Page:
Below is a reading passage about ''Facebook depression''.Read the passage carefully then click the links below to do the exercises

Facebook Depression: Are Your Kids at Risk?Written by Lisa Collier Coll Retrieved from


Social media networking is a great way to connect with friends. The conversation never stops; just check the popular sites every day—Facebook, Twitter, and others—and your kids are always invited to the party.These tips can help protect against Facebook depression and other online risks:
Balance media use with offline interactions. The number one cause of Facebook depression, says Dr.Wood, is lack of healthy socializing in the real world. Since kids learn from their parents, let them see you taking the initiative to get together with friends in person, and encourage your children to invite their friends over instead of solely communicating through texts, Facebook updates, and cell phone calls.
Give your family well-rounded social experiences. It may take planning and work to organize family outings, but both kids and adults will be physically and emotionally healthier for it. Go to museums, take hikes, visit relatives and eat family meals together—while taking a break from technology use.
Keep computers in a public part of your home, such as the family room. That helps you keep an eye on how much time your kids are spending online. The AAP reports that 22 percent of teens log on to their favorite social media site more than ten times a day and more than 50 percent do so at least twice a day. Many kids spend up to seven hours a day online, researchers report, upping risk for both depression and childhood obesity.
Monitor media use. Establish a policy that you and your child “friend” each other on each social media site your kids use. This will help provide checks and balances, by making you part of your child’s online social circle. Also consider using monitoring systems to track your kids’ email, chat, IM and image content. Log off computers at night and confiscate kids’ cell phones at bedtime, to avoid sleep deprivation from late night texting and emails.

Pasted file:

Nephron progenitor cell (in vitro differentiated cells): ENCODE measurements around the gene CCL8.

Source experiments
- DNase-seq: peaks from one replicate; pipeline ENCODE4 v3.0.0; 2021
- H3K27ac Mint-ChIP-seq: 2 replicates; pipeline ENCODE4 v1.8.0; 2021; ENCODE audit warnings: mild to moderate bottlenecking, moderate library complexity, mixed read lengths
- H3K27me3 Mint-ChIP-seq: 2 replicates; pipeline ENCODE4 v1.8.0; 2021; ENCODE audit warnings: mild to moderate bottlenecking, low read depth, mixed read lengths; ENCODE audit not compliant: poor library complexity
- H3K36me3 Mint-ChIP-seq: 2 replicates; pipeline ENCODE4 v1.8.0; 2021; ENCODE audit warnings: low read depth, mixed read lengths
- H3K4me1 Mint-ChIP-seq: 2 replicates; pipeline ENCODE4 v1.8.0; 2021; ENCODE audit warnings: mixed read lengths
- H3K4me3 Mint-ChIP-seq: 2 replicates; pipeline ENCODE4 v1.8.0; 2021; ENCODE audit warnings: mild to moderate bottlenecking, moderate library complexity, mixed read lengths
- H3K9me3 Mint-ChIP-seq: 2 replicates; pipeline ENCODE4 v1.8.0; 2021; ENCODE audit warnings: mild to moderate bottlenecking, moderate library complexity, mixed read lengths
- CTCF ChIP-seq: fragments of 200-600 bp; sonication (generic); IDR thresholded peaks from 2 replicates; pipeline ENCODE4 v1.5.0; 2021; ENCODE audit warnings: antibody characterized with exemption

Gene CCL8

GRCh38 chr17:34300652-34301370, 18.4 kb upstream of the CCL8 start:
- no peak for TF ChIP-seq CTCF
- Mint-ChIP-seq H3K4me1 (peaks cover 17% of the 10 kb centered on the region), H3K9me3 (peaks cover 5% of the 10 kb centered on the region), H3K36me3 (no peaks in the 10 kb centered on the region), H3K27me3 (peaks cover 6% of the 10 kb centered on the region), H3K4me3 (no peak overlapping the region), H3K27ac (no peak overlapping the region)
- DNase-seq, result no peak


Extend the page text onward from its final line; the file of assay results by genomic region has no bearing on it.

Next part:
Help your child realize that what’s projected online may not be real. On social media, people can be anything they like—sexier, smarter, more popular, even better looking than in real life. People can brag, exaggerate and even lie about their hot dates, party invitations, and how much fun they’re having. That’s the problem with not connecting face-to-face: you can’t tell reality from fantasy, another good reason to guide family members toward focusing on real-life experiences and relationships.
Watch out for red flags. Warning signs that your child is spending too much time online include skipping activities, meals and homework in favor of social media usage, weight loss or gain, and a drop in grades. These may signal social media or Internet addiction, says the AAP. Talk to your child daily about social media use to keep yourself in the loop. And if he or she develops symptoms of depression, such as crying, low energy, trouble concentrating, frequent headaches or stomachaches, irritability, or chronic sadness lasting for two or more weeks, consult a doctor.

Contributor : Shabnam Tarangan